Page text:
Robert Clayman, attorney for the Association of Flight Attendants, complained that the deal is unfair because it gives a potential windfall to a select employee group even though all workers have endured job cuts and benefits reductions, the Chicago Tribune reported.
“In a [bankruptcy] case that’s been predicated on shared sacrifice, one has to question whether that’s appropriate,” Clayman told the newspaper following a court hearing on the disclosure statement of United’s bankruptcy reorganization plan.
United proposes reserving 18.75 million shares of stock, or 15% of the 125 million shares the airline plans to issue post-bankruptcy, for its cadre of executives.
Compensation packages that include some form of equity are common at large companies, said Jake Brace, United’s chief financial officer. “What we’re talking about is consistent with the marketplace, consistent with best practices in other organizations,” Brace said.
In a statement filed with the court this week, Fruman Jacobs, attorney for the unsecured creditors committee, said the group has several concerns it is working to reconcile with the company. Among them: the management equity plans and the scope and duration of planned restrictions on the trading of UAL stock post-bankruptcy.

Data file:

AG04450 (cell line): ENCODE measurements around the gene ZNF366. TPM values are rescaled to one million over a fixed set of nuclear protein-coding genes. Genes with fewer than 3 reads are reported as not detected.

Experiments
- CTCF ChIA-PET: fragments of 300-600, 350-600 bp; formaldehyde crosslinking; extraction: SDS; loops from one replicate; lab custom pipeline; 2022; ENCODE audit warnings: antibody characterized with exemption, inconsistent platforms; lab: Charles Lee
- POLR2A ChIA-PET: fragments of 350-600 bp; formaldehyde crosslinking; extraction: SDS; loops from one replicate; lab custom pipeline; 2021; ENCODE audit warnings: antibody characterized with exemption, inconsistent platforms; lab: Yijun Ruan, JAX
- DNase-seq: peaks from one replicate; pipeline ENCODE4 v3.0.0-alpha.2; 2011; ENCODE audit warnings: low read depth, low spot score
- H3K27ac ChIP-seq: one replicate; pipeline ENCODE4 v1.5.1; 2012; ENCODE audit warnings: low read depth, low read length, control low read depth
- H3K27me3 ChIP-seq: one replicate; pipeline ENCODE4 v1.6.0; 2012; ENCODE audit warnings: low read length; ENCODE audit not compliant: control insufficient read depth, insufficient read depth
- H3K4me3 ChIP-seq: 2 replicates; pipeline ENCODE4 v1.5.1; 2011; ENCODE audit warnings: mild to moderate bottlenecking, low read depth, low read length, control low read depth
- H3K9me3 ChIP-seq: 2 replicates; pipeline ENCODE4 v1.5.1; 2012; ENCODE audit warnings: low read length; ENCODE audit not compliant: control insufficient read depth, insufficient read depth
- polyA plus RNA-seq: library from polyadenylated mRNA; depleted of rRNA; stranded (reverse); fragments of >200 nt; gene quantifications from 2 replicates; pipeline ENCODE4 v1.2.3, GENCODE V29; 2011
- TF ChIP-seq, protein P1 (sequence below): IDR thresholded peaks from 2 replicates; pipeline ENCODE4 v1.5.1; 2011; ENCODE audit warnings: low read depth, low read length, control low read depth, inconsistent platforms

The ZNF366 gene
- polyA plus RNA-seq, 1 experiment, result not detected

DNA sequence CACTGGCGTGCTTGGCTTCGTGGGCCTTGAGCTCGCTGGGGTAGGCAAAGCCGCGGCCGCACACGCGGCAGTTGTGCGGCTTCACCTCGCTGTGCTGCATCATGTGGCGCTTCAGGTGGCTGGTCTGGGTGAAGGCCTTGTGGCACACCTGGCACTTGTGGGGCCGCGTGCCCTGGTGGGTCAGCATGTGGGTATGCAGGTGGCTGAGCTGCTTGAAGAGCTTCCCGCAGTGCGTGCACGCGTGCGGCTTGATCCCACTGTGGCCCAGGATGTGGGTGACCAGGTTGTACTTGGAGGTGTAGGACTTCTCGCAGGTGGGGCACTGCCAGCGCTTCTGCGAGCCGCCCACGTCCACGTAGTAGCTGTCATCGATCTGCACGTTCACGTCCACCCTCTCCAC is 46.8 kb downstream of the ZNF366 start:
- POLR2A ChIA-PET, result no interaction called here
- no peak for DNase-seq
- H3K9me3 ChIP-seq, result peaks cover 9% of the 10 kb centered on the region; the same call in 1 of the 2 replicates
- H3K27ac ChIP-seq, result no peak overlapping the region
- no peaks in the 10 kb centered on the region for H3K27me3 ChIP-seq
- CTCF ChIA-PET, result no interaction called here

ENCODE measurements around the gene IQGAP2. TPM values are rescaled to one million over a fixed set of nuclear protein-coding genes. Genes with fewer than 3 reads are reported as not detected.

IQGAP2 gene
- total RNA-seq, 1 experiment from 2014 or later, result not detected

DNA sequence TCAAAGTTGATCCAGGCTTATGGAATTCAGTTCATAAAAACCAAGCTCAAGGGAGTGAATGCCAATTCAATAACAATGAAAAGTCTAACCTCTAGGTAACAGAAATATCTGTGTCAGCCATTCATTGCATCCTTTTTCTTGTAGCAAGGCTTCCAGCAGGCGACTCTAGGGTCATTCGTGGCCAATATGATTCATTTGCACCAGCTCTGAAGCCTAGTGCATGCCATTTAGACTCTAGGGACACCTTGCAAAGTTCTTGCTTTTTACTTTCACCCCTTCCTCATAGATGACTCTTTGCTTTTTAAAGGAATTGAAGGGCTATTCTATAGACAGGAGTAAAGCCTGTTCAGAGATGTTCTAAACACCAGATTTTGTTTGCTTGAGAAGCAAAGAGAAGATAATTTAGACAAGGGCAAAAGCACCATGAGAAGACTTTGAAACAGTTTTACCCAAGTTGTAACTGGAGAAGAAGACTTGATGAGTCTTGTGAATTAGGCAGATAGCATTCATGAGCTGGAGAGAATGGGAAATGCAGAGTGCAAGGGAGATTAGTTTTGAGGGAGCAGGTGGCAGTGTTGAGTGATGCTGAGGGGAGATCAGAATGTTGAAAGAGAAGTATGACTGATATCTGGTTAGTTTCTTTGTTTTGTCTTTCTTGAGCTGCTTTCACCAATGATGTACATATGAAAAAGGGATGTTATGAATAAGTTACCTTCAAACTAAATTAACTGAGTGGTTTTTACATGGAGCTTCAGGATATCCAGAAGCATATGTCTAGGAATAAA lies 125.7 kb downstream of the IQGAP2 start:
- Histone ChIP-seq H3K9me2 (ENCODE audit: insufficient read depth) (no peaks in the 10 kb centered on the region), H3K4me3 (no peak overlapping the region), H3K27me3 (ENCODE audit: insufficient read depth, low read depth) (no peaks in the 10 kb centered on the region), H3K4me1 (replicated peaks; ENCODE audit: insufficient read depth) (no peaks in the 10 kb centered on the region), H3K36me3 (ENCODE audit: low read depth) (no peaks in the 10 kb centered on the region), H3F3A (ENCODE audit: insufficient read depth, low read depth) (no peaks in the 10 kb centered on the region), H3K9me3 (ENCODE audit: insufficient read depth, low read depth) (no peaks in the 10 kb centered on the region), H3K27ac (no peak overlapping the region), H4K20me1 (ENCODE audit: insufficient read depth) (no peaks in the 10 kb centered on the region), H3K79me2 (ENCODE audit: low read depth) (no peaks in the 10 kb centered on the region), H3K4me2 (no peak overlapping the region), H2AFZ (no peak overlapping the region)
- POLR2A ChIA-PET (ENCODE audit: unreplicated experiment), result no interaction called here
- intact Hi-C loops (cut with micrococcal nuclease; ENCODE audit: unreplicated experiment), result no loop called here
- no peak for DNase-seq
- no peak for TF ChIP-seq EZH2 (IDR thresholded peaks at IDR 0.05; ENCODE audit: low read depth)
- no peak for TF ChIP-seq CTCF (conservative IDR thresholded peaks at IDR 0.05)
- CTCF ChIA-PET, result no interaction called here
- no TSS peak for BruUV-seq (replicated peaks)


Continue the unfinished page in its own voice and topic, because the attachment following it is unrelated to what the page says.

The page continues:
United’s attorneys told Bankruptcy Court Judge Eugene Wedoff that it has resolved more than a dozen objections to its disclosure statement. Among those that dropped objections was the Pension Benefit Guaranty Corp.(PBGC), the government-run pension insurance program that is assuming control of United’s plans (See PBGC Has Issues with UAL Exit Plan ). In return, the agency is set to receive about $500 million in convertible stock, as well as notes worth up to $1 billion.
The pension agency has objected to provisions in the airline’s plan that would restrict the sale of large numbers of shares.
The airline and agency are in talks to resolve the issue, said John Menke, attorney for the pension agency.